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Gregory V

Gregory V (1746-1821) was one of the most important patriarchs of Constantinople (1797-1798, 1806-1808, 1818-1821), one of the most esteemed Martyrs of the revolution, a Saint of the Church (10th April); he belongs equally to the Church, the Nation, and the Education. Additionally, he is a much discussed personality, because of his involvement in the ideological conflicts of the modern hellenism.

Biographical notes

NĂ© Georgios Aggelopoulos, he was born in Dimitsana by poor parents. His inclination to learing made him study in the school of his birthplace and since 1756 for two years in Athens. At the help of his uncle, who was a warden in Smyrna, he managed to study another five years in its renowned High School. But from his nature, he was not only inclined to knowledge, but also to ascetic life. Being brought up in a traditional, hesychastic environment, he followed his gift and turned into the monastic life. His passion for monasticism was especially cultivated by his relation from child-age with the renowned Monastery of Philosophou in his homeland. He became a monk in Strophades, and took the name Gregory. After that he shall stude theology and philosophy at the School of Patmos, attaining thus a rather high education for his age. Then he returns to Smyrna, where he is ordained into Deaconate by the Metropolitan of Snyrna Prokopios, and becomes his Archdeacon.

Quickly he becomes a priest and a protosyncelos. In 1785 Prokopios becomes elected Ecumenical Patriarch, and Gregory is ordained a Bishop and takes the Metropolis of Smyrna. His rich activity makes him widely known, and hence in May 1797, when the Ecumenical throne is becomes empty, he is elected patriarch of Constantinople as Gregory V. His stay at the Ecumenical throne is combined with a variety of difficulties and adventures. This is visible even from his unstable position of his patriarchy. He is disposed and deported in 1798. He retires to the Monastery of Iviron on Mount Athos, where he stays for seven years, living ascetically and studying. On the 23rd September 1806, he is called for a second time by the hierarchs to the Patriarchal see.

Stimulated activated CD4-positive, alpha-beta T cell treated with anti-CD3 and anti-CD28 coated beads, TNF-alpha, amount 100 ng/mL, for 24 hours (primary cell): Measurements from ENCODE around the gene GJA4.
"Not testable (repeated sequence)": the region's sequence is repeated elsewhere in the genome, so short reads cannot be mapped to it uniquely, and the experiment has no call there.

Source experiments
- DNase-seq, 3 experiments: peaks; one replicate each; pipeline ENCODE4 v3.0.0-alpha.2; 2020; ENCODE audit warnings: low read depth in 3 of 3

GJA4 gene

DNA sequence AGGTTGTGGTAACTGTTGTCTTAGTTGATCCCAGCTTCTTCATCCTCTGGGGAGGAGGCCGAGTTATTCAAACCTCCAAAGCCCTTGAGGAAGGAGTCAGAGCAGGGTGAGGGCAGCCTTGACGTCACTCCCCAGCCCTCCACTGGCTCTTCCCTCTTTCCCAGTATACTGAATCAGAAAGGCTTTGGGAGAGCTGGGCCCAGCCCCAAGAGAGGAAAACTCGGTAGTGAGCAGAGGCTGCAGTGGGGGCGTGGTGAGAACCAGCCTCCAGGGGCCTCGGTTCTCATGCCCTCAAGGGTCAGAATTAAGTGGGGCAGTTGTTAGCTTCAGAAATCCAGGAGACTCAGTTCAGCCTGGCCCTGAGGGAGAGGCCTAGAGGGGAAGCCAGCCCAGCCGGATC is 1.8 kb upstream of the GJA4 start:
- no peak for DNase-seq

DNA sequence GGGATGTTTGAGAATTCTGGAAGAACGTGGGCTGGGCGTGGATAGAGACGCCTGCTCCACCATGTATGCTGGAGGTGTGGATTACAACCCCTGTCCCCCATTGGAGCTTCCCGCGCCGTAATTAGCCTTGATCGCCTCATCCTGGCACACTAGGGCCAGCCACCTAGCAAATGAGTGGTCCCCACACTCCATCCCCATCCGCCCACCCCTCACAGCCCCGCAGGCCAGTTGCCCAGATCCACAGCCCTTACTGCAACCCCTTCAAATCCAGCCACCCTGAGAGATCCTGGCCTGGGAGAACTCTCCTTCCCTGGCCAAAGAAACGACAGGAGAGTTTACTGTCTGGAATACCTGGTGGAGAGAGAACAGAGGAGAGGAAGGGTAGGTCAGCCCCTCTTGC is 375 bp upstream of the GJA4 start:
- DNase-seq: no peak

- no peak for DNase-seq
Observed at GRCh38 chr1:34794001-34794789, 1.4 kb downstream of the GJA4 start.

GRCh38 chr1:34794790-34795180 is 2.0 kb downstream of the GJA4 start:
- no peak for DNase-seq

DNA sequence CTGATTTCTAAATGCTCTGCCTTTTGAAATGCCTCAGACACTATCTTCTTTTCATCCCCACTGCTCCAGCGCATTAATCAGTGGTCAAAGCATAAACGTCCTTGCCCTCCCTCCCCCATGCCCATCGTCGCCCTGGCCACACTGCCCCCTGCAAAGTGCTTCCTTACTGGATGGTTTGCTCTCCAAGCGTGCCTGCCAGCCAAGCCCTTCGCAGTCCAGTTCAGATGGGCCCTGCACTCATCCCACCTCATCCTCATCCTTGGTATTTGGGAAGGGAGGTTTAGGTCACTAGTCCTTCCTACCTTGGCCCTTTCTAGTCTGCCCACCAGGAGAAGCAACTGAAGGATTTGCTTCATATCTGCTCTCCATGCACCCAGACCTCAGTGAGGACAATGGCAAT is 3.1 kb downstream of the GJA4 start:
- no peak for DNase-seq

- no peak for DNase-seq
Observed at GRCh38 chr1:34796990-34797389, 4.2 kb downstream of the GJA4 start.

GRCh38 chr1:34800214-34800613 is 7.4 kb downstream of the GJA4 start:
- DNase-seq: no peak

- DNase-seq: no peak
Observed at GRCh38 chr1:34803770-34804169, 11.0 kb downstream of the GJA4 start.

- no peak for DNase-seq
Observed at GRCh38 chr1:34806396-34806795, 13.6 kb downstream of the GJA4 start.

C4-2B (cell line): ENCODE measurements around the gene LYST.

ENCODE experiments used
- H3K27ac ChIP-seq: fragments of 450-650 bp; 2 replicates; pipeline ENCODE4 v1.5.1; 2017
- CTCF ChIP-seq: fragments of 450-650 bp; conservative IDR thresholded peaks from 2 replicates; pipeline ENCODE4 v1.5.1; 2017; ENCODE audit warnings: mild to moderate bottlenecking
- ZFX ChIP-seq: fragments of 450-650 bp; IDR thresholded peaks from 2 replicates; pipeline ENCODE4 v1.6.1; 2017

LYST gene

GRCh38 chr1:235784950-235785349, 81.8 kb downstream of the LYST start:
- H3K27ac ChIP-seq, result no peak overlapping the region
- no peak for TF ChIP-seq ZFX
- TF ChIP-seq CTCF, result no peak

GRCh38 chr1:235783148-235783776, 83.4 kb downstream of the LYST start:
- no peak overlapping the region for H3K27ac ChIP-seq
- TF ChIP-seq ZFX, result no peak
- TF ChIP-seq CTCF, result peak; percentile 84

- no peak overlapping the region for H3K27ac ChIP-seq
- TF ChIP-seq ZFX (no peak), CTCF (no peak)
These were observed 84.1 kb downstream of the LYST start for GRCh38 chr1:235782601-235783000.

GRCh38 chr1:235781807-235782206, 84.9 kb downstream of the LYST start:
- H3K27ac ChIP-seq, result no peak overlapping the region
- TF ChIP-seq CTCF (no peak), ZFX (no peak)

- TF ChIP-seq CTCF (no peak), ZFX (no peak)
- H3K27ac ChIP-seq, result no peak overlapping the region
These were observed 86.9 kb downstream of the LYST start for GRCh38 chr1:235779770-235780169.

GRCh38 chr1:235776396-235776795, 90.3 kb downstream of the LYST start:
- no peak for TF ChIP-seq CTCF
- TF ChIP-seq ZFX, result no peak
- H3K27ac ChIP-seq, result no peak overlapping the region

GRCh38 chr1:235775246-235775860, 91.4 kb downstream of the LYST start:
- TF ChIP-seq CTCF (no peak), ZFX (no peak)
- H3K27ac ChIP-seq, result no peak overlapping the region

The problems, however, do not seize: the shift in Turkish politics and the revolution of the Genitsars bring another fall of Gregory, who is expelled first to Pringiponisos and then in 1810 he retires again to Mount Athos, where he stays for another 9 years. He is, however, elected for a third time a Patriarch (15th December 1818) and returns to the City on January 1819. His third patriarchacy is linked with crucial moments for the Nation. His position becomes increasingly harder and more dangerous, and his patriarchy ends with his Martyrdom. On the night of Pascha (10 April 1821), after he has celebrated the divine Liturgy of the Resurrection with another 8 hierarchs, he was arrested, abolished from his throne, and imprisoned. But on 3 o'clock on the afternoon of the same day, he was hung on the front gate of the Patriarch. For three days, his body rested thus hanging, receiving the mockings of the angry croud. A group of Jews bought the corpse and circulated it round the city, before throwing it in the Ceratius gulf. Fortunately, the captain Nicholas Sklavos, found his relic in the sea, and transfered it secretely to Odessa, where it was buried in the Greek Church of the Holy Trinity.